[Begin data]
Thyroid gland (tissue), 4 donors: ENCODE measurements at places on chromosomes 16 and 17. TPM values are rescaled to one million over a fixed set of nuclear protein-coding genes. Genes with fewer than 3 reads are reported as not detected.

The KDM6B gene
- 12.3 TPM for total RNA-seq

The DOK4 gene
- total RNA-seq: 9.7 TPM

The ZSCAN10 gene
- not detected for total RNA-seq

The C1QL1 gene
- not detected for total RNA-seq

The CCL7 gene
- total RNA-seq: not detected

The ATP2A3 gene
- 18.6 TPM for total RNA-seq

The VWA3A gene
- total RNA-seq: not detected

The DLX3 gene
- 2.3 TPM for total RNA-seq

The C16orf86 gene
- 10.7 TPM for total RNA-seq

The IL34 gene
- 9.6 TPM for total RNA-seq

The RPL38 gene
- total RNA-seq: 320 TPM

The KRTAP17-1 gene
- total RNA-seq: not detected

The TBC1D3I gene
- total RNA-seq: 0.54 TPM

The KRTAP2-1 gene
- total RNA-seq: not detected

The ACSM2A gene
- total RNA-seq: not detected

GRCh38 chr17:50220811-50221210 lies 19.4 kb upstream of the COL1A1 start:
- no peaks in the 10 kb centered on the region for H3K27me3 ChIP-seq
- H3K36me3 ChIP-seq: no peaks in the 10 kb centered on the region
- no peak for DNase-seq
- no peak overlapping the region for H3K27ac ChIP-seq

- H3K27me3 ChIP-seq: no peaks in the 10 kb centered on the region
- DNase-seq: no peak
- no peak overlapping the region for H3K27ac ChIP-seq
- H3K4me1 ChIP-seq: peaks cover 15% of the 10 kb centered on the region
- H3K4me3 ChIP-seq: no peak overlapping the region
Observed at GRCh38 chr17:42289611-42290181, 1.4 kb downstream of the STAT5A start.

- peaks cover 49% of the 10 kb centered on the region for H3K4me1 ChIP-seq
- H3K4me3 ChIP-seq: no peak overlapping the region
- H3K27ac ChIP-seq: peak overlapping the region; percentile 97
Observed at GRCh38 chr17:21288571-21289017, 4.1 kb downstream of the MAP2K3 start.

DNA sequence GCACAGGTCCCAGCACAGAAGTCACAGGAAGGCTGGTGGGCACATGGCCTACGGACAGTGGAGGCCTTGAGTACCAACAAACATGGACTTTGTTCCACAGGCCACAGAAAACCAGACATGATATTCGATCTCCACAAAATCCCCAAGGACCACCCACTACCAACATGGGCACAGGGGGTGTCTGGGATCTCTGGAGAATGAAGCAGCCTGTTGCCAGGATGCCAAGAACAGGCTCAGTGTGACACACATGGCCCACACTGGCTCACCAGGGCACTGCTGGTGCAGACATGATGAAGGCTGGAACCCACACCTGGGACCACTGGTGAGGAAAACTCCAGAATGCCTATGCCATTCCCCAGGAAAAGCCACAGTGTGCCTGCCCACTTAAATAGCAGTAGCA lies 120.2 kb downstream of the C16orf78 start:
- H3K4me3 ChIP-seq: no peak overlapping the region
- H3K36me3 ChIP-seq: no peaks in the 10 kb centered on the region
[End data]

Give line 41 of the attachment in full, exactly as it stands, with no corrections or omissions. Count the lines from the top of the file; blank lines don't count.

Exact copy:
- H3K4me3 ChIP-seq: no peak overlapping the region